PuTTY vulnerability vuln-dynamic-hostkey-info-leak

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summary: Dynamic host key policy leaks information about known host keys
class: vulnerability: This is a security vulnerability.
difficulty: fun: Just needs tuits, and not many of them.
priority: high: This should be fixed in the next release.
absent-in: 0.67
fixed-in: 08f1e2a5066ea95559945af339a60ca14560d764 0.74

PuTTY 0.68 introduced a dynamic policy for setting the host key preference order in the SSH_MSG_KEXINIT message. Host key types for which the client already has a stored host key are promoted to the top of the list. This ensures that if the client does have at least one stored key for the server, then one of those keys will be used in the connection.

Without this option, if you already had a host key stored, and the server acquired a new key higher up PuTTY's default preference order (e.g. an sshd upgrade caused an Ed25519 key to be generated when previously the host only had RSA), the client would ask you to confirm the new key, even though you already knew a key you could use to talk to that host safely.

However, this policy has a downside as well as an upside. The list of host key types is sent in cleartext in the first SSH_MSG_KEXINIT message of the connection. So a network snooper eavesdropping on all your SSH connections will notice the different orders of host key preference used for different hosts, and can use those to make a guess about which servers you already have host keys for, and which ones you're connecting to for the first time.

So, if you're the kind of user who clicks "accept" to new host keys without checking them out of band (the TOFU policy – Trust On First Use), and if an active attacker is intending to substitute fake host in your SSH connections, then they might be able to use this clue to substitute fake keys for only the hosts you don't already have keys for, which might reduce their risk of being detected when performing that attack.

PuTTY 0.74 comes with a new configuration option in the SSH > Host keys panel: “Prefer algorithms for which a host key is known”. This option is on by default. If you turn it off, you can revert to the pre-0.68 policy in which the same host key preference order is used regardless of the keys you already have cached for a given server.

Our analysis is that this is a choice with pros and cons on each side. Taking several classes of user in turn:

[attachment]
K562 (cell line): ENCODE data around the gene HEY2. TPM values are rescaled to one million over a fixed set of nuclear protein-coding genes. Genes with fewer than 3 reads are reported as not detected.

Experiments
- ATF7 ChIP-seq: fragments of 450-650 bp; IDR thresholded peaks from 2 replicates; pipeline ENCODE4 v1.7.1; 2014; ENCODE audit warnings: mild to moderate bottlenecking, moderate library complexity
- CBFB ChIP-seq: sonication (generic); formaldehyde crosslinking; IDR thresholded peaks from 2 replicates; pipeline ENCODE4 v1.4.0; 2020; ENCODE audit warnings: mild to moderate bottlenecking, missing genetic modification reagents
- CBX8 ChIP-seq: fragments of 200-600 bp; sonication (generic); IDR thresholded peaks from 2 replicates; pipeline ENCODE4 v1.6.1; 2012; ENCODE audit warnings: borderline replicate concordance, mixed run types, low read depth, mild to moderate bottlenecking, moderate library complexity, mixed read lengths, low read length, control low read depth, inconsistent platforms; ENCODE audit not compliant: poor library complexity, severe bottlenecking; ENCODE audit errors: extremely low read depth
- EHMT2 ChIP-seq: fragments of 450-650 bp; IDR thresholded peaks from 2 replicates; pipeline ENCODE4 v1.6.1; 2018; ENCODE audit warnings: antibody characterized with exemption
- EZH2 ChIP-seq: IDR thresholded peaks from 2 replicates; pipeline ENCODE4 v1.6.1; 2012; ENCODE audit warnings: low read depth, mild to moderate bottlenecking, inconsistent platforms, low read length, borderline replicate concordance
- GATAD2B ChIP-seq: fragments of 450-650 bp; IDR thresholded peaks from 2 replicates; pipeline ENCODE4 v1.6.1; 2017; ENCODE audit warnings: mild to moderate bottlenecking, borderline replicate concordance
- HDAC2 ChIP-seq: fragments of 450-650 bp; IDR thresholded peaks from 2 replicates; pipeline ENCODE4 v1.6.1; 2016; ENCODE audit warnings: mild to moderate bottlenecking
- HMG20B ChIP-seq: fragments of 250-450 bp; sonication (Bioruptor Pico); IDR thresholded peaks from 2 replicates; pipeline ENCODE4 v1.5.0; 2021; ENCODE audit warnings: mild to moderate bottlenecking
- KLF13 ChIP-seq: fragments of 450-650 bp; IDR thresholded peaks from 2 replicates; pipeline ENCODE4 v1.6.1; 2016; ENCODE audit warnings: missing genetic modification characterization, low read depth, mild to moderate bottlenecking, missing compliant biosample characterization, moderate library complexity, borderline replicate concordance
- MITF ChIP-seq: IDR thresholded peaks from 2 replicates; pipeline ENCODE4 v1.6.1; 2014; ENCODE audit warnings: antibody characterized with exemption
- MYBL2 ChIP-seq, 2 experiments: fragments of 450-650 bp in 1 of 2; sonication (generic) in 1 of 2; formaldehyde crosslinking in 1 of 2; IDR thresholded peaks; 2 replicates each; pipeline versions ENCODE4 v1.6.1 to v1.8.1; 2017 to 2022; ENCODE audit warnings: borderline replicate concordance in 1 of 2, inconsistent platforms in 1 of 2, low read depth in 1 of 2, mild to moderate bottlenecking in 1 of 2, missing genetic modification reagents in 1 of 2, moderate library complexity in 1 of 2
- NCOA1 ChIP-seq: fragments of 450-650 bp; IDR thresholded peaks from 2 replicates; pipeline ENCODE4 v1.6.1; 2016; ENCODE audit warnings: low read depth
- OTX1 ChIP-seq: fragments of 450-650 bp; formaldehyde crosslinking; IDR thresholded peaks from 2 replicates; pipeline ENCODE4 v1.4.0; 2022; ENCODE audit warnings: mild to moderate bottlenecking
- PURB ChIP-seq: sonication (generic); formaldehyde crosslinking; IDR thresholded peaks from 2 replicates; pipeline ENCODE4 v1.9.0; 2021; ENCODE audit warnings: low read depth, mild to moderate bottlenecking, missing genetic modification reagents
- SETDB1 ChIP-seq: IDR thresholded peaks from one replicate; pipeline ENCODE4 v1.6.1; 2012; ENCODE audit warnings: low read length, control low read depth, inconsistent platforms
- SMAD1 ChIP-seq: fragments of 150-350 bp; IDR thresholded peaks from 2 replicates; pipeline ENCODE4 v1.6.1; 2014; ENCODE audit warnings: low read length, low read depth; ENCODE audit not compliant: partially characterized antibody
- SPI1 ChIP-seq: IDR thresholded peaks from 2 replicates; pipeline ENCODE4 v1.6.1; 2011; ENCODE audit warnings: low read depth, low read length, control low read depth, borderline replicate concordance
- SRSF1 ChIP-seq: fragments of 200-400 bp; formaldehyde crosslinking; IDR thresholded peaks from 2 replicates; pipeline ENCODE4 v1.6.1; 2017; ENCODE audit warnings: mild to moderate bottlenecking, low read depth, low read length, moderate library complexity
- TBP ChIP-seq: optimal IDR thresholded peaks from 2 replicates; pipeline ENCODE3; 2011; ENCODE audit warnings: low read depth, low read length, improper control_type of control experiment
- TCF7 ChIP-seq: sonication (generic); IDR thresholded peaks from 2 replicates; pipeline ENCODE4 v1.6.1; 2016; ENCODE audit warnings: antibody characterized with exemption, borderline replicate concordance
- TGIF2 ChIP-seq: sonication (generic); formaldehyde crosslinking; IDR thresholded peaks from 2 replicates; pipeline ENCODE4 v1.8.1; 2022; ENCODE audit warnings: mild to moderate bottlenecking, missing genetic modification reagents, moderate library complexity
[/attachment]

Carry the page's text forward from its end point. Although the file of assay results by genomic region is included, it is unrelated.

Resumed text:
The “model” user who checks host keys out of band:

We think this user benefits from the default dynamic policy. (These are the users for whom we introduced it in the first place.)

Checking host keys out of band is awkward, and sometimes not possible (if you can't contact the admin of the server by other methods at the time you need to make the connection). So it's desirable to avoid it whenever possible.

The information leak is not important to this class of user, because an attacker substituting a phony host key will be detected anyway by the out-of-band check.

The “oblivious” user who always clicks yes to new host keys (but not to changed ones of the same type):

For this user, it makes very little difference which option they select!

Suppose they turn off the dynamic host key policy, and the active attacker tries to fake a host key for an already-known server, in a case where they would otherwise have been warned off by a changed preference order.

In most cases this will mean that the server does not provide the host key type at the top of PuTTY's preference list (or else the preference order would have been the same even with the dynamic policy enabled). So the attacker could substitute that topmost host key type in any case, and still not be detected.

The “semi-oblivious” user who clicks yes to new hosts, but checks up on old hosts offering new key types:

This is the class of user who is likely to benefit from turning the dynamic policy off, because in this case, the attacker will be misled into trying to attack a connection to an already-known server; they will substitute a host key of a type the server does not provide; and the semi-oblivious user will notice, and check up on it, and detect the attack.

All of this analysis assumes that the user has not meddled with the default host key preference order in the PuTTY configuration. If they do – and, especially, if they change it differently depending on the saved session – then they can probably completely confuse this hypothetical attacker in any case.

This potential vulnerability was reported to us by the Competence Center for IT security at the FZI Research Center for Information Technology. They have assigned it the id FZI-2020-5, and Mitre assigned it CVE-2020-14002. Here is their own writeup of the issue.


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(last revision of this bug record was at 2020-06-27 08:16:18 +0100)